"Another of Dodd's early visitors was, as Dodd wrote, 'perhaps the foremost chemist in Germany,'.....He was Fritz Haber. To any German the name was well known and revered, or had been until the advent of Hitler. Until recently, Haber had been director of the famed Kaiser Wilhelm Institute for Physical Chemistry. He was a war hero and a Novel laureate. Hoping to break the stalemate in the trenches during the Great War, Haber had invented a poison chlorine gas. He had devised what became known as Haber's rule, a formula, C  x t = k, elegant in its lethality: a low exposure to gas over a long period will have the same result as a high exposure over a short period. He also invented a means to distribute his poison gas at the front and was himself present in 1915 for its first use against French forces at Ypres. On a personal level, that day at Ypres cost him dearly. His wife of thirty-two years, Clara, had long condemned his work as inhumane and immoral and demanded he stop, but to such concerns he gave a stock reply: death was death, no matter the cause. Nine days after the gas attack at Ypres, she committed suicide. Despite international outcry over his poison gas research, Haber was awarded the 1918 Novel Prize for chemistry for discovering a means of mining nitrogen from air and thus allowing the manufacture of plentiful, cheap fertilizer--and, of course, gunpowder. Despite a prewar conversion to Protestantism, Haber was classified under the new Nazi laws as non-Aryan, but an except granted to Jewish war veterans allowed him to remain director of the institute......Within a decade, however, the Third Reich would find a new use for Haber's rule, and for an insecticide that Haber had invented at his institute, composed in part of cyanide gas and typically deployed to fumigate structures used for the storage of grain. At first called Zyklon A, it would be transformed by German chemists into a more lethal variant: Zyklon B.'"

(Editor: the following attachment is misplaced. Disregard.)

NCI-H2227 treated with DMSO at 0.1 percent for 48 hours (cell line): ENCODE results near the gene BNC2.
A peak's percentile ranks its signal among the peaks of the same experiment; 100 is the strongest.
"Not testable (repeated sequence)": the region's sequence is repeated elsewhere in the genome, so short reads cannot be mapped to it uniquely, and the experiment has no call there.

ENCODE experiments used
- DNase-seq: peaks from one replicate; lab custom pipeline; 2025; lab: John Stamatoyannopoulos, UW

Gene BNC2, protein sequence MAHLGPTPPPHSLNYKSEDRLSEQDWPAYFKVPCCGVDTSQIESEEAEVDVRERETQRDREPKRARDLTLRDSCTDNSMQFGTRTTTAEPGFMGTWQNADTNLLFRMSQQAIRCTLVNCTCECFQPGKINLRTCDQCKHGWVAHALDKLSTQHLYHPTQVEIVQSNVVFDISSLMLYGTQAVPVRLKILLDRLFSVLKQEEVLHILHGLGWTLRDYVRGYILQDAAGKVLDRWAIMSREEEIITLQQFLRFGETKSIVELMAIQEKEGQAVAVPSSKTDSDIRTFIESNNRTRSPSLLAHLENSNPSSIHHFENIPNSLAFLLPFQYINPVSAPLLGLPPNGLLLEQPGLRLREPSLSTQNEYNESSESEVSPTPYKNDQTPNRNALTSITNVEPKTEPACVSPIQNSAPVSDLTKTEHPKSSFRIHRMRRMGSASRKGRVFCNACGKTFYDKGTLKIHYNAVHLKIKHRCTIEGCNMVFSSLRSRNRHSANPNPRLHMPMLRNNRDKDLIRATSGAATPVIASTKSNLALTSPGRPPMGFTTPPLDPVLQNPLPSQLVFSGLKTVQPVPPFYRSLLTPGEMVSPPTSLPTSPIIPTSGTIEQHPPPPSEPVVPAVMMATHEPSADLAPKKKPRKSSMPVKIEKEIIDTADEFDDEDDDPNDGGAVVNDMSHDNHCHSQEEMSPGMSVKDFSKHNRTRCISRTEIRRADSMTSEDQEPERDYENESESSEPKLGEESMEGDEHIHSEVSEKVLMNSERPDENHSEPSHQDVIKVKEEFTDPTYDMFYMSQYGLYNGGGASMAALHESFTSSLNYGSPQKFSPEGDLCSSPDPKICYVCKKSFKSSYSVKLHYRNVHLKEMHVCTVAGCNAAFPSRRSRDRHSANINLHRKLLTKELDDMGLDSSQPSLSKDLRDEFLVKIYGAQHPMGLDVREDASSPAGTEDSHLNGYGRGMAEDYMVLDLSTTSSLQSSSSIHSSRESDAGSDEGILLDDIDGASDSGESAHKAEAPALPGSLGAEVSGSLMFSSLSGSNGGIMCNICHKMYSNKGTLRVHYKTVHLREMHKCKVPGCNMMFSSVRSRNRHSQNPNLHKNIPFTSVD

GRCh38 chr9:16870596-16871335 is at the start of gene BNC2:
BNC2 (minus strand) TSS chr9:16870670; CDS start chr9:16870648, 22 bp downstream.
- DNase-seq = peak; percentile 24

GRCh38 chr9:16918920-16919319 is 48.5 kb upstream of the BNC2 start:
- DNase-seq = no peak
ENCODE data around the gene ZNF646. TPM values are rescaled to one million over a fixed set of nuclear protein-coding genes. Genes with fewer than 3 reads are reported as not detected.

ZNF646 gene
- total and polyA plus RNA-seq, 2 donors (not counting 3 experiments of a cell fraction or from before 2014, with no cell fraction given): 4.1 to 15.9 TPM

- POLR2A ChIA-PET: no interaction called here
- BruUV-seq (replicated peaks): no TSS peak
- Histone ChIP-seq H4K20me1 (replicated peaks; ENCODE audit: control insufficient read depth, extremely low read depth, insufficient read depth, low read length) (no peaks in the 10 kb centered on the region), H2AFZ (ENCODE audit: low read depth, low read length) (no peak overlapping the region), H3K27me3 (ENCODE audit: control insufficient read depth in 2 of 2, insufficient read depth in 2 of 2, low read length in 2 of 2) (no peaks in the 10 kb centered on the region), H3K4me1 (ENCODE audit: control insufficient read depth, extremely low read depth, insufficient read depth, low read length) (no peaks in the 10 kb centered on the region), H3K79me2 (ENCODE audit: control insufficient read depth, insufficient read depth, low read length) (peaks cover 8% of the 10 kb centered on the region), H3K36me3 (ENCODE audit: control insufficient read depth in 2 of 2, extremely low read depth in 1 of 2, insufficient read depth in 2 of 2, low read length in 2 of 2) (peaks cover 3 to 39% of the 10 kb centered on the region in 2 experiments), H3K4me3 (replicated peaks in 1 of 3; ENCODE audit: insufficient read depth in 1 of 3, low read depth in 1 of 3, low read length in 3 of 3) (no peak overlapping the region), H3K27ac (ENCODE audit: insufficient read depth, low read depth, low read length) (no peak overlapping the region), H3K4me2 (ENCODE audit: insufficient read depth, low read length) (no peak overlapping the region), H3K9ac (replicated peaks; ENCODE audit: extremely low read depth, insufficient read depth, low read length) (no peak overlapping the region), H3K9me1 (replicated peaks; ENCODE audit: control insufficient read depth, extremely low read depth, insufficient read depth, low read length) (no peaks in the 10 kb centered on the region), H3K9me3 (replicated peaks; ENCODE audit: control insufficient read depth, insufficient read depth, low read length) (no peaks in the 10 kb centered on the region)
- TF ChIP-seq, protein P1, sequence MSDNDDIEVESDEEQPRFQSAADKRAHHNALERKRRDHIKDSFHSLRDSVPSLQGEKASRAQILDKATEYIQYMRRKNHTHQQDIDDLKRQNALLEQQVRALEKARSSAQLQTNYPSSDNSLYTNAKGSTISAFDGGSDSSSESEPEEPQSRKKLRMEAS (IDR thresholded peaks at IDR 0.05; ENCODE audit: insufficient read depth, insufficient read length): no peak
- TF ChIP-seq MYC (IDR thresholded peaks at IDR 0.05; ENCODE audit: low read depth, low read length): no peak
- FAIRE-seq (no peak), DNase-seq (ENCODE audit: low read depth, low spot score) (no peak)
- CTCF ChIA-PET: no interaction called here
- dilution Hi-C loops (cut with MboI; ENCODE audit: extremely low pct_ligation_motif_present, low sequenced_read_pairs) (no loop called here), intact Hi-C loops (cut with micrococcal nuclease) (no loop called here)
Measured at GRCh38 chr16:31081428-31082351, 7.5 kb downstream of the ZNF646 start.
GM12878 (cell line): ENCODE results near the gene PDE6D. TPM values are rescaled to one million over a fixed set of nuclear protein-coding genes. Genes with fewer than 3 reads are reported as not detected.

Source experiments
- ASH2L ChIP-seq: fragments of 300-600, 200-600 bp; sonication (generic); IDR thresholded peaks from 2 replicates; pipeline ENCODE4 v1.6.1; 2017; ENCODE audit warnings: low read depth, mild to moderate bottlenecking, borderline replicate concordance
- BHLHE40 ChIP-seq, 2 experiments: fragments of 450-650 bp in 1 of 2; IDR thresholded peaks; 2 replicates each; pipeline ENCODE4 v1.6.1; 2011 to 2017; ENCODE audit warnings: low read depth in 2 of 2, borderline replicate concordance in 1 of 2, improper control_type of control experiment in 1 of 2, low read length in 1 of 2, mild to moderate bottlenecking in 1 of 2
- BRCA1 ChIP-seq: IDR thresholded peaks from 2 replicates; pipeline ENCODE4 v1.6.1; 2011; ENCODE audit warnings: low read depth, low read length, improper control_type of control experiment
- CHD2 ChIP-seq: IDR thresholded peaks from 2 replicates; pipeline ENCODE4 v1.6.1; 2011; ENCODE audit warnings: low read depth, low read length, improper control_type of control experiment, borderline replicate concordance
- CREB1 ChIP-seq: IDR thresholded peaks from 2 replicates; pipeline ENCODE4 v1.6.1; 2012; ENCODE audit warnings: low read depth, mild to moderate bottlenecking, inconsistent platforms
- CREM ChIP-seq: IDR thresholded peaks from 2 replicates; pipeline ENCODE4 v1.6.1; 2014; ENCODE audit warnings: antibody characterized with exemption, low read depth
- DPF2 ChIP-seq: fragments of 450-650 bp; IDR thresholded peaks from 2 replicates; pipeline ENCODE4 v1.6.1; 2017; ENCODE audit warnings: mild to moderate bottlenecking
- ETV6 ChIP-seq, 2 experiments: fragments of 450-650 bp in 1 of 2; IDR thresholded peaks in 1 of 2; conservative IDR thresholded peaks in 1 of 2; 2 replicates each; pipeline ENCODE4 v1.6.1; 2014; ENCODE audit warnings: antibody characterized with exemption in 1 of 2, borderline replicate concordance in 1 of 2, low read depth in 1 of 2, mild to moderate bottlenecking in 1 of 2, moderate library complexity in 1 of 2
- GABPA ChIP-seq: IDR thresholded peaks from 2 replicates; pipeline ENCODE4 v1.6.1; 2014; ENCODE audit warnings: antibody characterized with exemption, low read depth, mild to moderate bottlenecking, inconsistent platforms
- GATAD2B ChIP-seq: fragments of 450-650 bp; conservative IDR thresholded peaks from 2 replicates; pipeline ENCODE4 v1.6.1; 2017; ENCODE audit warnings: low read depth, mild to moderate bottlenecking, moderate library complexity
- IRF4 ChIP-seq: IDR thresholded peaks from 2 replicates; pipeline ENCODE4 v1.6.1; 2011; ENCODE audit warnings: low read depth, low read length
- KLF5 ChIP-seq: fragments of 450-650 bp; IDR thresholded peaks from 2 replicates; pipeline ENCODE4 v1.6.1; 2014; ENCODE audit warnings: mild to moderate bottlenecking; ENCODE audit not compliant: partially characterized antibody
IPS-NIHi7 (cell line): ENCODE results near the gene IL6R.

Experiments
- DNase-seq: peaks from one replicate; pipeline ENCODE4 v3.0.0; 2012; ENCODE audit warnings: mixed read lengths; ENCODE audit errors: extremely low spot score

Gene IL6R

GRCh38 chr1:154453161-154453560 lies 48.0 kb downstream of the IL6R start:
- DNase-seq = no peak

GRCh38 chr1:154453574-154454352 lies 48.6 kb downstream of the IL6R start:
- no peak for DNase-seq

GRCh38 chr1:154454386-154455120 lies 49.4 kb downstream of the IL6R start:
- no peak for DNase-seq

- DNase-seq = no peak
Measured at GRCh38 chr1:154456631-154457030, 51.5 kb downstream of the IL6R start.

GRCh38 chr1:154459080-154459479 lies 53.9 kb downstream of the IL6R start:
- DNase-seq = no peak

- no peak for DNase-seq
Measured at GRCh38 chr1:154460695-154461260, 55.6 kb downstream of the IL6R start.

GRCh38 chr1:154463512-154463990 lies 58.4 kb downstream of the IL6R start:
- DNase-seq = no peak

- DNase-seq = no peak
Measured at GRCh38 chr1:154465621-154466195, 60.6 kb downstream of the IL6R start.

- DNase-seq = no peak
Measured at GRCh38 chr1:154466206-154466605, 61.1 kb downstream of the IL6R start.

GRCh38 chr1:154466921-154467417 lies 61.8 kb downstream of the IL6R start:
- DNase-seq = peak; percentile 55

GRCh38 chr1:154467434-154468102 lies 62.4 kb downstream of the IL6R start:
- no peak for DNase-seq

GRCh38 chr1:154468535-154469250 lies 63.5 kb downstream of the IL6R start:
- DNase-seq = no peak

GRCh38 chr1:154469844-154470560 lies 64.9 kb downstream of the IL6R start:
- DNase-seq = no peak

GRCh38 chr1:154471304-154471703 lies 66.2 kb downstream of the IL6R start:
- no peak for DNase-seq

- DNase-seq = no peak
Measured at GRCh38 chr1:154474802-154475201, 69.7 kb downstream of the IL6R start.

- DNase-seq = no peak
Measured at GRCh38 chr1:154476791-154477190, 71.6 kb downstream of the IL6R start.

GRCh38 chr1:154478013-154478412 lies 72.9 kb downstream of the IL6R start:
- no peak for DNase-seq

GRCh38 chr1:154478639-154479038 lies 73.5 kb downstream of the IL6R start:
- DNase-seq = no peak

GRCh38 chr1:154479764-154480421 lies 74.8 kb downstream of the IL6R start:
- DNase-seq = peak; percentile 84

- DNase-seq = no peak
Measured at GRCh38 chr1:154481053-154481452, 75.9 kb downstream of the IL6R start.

Also it is often said that a country can be judged by how well its animals are treated. The nexty quote struck me because whenever I have taught how to write well-rounded characters, one of my examples is always the fact that as horrid as Hitler was his dogs loved him and he loved his dogs. 

from In the Garden of Beasts